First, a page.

If you really want to build a network, share what you know. Share what drives you. Share what you are passionate about. People like to know that. If you are under the impression that you have nothing to share, rethink that. We all have something of value to add to the conversation. Share and share often. Do it, expecting nothing in return. Do it because you want to share. People will see it. They always do.

Step 4: Be Yourself

Step 4 is probably the most important of all. You must be true to yourself online and off. Never change who you are for the sake of approval of others. When you are connecting, connect with people who share commonalities with you. It makes it easier to be yourself.

Step 5: Show Up for Stuff!

I said that step 4 was the most important of all but step 5 is pretty close. If you want to connect with people, you’ve got to go to events. Edcamps are a great start, especially since edcamps are based on conversations. You will have more time to connect. In addition, they are free. When you get there, start form step 1 and work your way down. Talk to people, share and be yourself. Before you know it, your network will grow!

 

Comments

  1. Great post! I like how ISTE has made us all that more aware of how important it is to not just follow, but to connect. I completely agree with the weird part. I wasted a lot of time not connecting with some just because I didn’t want to start off by acting as if Twitter had made us BFF’s. Great tips including showing up! I want at least one event a month in my calendar if I can get it. Travel is hard, especially as a mom, but a day a month will make us more connected and better at what we do!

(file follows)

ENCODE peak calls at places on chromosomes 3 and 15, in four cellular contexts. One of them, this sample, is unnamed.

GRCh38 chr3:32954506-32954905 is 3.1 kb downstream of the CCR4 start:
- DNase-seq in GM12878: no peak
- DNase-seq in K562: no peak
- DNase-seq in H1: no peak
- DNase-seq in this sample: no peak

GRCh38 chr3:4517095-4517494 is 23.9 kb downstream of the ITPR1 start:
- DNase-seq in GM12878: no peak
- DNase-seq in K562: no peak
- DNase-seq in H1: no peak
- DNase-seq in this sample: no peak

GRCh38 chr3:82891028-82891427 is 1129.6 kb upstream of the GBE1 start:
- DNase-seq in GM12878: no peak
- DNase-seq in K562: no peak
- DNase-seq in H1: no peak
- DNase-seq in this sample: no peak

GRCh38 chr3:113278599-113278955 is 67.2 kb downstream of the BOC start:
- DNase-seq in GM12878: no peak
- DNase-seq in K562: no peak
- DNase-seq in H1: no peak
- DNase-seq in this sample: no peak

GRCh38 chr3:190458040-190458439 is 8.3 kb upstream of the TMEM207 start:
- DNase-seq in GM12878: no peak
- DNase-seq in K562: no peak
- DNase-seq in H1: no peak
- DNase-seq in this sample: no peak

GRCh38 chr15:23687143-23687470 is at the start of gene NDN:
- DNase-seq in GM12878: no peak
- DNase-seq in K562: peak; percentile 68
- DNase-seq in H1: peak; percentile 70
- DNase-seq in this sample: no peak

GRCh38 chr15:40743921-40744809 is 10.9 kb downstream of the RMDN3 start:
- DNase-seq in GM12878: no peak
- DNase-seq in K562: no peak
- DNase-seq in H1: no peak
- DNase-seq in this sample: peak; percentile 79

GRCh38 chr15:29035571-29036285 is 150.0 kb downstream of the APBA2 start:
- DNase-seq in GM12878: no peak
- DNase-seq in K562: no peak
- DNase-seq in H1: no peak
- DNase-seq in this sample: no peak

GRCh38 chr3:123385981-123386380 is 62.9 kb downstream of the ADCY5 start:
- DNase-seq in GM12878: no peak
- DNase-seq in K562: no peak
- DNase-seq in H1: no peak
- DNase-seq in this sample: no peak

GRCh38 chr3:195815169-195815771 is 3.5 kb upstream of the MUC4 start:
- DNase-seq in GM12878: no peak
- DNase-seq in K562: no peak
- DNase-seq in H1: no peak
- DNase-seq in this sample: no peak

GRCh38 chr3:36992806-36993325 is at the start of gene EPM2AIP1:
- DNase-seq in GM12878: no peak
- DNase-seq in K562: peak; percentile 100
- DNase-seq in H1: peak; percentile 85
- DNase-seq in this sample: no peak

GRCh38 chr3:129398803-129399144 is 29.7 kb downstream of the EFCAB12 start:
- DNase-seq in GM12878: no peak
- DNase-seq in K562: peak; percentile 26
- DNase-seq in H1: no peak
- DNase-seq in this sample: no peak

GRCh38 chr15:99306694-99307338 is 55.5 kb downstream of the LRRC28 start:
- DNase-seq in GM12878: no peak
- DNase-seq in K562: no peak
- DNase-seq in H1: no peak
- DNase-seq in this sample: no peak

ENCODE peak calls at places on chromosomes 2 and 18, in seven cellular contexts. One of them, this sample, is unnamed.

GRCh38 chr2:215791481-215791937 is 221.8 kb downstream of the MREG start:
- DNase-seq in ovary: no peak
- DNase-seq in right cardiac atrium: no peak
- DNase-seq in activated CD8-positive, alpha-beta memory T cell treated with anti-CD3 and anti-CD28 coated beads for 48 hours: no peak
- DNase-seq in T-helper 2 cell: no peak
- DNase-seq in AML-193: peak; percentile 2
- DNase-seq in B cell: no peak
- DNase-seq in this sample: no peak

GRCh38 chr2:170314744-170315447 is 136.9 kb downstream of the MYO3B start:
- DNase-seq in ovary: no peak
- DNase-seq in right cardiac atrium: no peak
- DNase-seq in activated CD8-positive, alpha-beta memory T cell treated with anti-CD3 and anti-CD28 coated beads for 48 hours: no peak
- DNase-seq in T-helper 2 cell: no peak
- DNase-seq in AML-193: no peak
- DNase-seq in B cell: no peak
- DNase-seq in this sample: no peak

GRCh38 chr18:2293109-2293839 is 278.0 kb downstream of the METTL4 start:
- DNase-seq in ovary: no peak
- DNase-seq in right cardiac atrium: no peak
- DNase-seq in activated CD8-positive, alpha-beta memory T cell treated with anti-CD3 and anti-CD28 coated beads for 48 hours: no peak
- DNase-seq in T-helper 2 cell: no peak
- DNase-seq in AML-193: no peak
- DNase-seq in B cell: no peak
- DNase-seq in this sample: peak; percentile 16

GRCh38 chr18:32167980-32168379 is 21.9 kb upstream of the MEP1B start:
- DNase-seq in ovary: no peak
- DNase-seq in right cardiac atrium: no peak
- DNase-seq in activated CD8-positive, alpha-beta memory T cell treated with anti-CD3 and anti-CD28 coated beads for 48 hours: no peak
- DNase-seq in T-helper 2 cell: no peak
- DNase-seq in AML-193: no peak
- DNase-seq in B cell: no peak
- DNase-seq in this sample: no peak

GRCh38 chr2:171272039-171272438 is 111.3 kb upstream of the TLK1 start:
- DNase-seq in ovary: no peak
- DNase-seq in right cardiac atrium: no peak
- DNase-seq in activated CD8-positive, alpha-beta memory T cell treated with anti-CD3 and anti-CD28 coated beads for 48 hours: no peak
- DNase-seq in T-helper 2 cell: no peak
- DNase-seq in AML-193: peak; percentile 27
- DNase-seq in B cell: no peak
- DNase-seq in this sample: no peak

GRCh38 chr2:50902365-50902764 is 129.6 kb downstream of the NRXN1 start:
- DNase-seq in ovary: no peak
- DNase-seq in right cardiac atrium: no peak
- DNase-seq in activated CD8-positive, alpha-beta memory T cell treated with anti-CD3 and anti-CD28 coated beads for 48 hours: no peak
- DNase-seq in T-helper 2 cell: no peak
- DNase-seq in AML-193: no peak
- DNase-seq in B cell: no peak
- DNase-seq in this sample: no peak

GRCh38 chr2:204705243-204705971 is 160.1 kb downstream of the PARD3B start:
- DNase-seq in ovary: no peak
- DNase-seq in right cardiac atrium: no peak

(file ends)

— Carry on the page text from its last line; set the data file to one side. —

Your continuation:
1. Author

      Thank you! I think that Paul Wood told me to start showing up & that changed me. Travel is hard but I live right here near Dallas and showing up can mean meeting friends for coffee to connect & chat. As for weird…no longer will I think that I can’t connect because someone is “bigger than me”. It doesn’t exist!! I wish that I knew this a year ago because I missed the chance to know some amazing people. 🙂